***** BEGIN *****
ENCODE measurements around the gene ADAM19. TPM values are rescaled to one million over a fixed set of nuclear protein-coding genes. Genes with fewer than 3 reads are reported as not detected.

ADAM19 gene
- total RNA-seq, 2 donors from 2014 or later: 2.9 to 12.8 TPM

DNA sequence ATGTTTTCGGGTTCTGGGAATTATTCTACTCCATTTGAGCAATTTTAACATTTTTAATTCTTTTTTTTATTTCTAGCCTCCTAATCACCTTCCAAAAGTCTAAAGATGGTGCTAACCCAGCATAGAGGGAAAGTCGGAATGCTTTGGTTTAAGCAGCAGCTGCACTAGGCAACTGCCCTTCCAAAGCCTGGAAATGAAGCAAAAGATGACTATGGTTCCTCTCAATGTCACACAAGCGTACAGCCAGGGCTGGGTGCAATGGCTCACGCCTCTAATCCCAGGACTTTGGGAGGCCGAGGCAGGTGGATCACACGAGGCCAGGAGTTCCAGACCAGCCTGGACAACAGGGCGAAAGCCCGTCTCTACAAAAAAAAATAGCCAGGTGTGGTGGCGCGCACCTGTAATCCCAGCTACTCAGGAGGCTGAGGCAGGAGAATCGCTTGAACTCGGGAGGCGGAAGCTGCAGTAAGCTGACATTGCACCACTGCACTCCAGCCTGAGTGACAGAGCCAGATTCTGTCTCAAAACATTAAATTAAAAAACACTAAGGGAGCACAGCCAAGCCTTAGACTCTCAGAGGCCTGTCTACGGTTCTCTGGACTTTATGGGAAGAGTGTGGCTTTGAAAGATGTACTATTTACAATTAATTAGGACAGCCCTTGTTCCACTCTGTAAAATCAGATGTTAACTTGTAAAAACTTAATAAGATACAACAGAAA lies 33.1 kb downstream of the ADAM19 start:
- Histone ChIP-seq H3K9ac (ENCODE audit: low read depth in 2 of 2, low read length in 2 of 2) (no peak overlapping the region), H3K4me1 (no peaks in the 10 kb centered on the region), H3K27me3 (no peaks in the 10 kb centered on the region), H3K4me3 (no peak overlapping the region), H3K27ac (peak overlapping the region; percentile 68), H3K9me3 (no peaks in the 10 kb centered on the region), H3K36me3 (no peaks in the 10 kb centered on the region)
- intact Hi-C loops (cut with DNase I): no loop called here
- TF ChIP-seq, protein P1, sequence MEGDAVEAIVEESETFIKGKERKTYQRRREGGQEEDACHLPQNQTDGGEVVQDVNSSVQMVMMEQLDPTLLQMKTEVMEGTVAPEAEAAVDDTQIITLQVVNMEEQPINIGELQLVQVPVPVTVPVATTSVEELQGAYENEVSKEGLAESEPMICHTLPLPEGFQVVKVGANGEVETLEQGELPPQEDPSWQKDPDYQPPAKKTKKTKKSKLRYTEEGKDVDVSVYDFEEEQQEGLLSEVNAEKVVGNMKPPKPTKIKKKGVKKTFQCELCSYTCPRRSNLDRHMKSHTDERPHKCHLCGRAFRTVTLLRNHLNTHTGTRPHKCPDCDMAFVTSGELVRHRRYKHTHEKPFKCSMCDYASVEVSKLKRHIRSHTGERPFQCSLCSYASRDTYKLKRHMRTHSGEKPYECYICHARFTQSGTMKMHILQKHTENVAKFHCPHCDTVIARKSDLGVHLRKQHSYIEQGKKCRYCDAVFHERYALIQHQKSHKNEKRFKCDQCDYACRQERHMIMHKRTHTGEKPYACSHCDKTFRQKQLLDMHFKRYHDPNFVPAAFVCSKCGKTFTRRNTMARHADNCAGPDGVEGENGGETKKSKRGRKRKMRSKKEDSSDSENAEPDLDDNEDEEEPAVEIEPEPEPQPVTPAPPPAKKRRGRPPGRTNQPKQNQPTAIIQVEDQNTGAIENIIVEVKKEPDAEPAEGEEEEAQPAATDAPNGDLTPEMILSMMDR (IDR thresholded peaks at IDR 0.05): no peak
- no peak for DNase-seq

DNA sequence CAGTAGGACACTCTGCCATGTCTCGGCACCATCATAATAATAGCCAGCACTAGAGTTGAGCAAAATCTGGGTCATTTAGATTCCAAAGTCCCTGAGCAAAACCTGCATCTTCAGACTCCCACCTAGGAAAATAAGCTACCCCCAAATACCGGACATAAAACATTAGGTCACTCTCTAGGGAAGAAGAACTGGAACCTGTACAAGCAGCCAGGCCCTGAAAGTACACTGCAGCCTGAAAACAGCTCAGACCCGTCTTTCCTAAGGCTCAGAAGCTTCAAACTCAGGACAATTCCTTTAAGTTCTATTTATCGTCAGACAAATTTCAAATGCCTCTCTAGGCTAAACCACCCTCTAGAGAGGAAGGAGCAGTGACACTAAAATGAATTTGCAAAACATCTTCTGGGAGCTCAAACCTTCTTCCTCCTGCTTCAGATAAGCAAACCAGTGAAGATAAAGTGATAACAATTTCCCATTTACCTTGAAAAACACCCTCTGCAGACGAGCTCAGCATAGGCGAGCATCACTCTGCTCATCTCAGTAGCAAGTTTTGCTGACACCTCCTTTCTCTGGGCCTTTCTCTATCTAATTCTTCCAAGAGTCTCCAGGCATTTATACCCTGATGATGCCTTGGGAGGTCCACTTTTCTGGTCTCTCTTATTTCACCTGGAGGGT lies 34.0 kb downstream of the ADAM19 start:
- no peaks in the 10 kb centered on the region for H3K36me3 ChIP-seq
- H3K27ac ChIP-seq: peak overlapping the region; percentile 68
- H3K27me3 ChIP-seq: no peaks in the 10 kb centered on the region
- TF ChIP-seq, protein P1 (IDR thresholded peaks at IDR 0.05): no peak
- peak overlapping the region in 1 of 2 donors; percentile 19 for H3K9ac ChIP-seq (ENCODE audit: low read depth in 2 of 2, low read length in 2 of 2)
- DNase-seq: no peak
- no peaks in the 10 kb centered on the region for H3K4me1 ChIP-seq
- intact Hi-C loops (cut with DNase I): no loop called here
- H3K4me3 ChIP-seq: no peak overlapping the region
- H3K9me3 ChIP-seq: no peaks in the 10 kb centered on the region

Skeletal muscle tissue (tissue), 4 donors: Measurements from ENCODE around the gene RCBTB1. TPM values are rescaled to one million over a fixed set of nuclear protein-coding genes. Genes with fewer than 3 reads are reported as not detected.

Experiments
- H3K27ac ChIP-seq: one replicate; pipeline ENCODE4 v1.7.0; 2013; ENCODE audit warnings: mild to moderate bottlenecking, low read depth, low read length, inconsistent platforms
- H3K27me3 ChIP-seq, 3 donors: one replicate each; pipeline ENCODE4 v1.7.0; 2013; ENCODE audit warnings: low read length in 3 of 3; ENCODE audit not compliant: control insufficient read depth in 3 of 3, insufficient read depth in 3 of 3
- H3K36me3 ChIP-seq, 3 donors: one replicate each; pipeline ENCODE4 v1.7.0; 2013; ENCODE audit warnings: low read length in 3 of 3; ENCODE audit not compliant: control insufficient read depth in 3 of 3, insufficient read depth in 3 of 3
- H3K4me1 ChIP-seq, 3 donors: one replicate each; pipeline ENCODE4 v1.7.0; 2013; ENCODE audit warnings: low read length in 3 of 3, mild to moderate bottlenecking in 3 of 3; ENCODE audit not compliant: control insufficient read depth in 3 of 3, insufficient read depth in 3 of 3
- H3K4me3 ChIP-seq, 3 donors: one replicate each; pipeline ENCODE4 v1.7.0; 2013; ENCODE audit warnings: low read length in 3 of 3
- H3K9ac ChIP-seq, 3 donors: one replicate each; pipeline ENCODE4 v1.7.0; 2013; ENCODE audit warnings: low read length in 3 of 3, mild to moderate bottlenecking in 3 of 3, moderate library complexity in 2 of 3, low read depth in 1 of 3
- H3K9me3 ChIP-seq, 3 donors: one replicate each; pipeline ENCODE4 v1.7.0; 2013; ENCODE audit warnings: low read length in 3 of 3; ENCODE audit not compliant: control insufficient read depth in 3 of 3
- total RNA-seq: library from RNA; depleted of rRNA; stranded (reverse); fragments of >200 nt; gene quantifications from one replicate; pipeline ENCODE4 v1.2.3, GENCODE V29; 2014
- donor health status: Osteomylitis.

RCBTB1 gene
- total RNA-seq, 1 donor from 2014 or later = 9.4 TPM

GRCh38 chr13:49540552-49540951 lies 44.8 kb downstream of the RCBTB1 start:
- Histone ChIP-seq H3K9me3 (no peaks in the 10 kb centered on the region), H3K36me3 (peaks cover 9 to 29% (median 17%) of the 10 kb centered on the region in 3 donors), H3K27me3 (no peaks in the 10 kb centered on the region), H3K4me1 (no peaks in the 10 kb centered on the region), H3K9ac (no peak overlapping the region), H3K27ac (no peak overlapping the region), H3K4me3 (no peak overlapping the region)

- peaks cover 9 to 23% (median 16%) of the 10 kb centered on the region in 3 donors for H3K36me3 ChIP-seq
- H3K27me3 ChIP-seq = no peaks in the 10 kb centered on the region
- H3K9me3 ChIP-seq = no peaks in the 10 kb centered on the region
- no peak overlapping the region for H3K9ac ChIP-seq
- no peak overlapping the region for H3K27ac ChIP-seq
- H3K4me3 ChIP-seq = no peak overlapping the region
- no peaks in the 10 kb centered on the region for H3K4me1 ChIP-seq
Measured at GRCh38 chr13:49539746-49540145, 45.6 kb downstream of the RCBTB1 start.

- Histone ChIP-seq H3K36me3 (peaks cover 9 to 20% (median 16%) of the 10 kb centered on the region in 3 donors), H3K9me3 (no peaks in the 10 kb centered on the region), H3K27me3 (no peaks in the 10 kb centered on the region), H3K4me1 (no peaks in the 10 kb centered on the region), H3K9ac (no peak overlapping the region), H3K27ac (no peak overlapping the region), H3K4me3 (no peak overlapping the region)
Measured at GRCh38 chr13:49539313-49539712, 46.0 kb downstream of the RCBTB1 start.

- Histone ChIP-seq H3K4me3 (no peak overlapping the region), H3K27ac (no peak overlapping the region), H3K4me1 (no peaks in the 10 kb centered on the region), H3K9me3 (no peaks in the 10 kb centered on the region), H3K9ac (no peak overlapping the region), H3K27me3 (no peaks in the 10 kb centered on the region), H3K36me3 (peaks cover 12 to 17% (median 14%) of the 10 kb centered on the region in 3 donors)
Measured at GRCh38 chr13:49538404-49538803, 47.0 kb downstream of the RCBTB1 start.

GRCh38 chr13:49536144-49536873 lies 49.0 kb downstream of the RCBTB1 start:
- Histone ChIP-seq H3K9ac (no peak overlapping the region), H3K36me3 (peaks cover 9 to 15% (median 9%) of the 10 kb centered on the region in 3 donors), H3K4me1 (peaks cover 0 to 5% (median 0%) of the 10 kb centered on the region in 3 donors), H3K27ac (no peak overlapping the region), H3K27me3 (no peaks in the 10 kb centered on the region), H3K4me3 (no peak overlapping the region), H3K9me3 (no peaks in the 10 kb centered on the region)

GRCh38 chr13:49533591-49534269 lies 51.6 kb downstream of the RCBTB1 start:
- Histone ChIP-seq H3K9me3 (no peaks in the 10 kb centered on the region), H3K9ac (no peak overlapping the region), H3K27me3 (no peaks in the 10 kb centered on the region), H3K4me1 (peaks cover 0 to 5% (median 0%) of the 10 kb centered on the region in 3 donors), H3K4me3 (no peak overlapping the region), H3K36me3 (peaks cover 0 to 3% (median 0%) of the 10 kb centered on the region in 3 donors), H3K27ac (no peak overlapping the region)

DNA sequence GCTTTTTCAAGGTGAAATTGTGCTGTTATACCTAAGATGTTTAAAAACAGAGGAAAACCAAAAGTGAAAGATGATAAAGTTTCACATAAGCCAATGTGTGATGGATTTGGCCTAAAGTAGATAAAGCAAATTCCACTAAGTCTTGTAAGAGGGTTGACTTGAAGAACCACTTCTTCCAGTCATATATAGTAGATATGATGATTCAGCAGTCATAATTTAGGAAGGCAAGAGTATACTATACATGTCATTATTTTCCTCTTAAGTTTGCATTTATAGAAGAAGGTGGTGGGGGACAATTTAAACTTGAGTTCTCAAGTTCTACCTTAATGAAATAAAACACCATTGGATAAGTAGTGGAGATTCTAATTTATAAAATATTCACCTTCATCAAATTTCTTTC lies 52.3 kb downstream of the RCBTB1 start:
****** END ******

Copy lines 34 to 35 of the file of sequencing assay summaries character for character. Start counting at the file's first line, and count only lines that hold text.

- Histone ChIP-seq H3K9me3 (no peaks in the 10 kb centered on the region), H3K36me3 (peaks cover 9 to 29% (median 17%) of the 10 kb centered on the region in 3 donors), H3K27me3 (no peaks in the 10 kb centered on the region), H3K4me1 (no peaks in the 10 kb centered on the region), H3K9ac (no peak overlapping the region), H3K27ac (no peak overlapping the region), H3K4me3 (no peak overlapping the region)

- peaks cover 9 to 23% (median 16%) of the 10 kb centered on the region in 3 donors for H3K36me3 ChIP-seq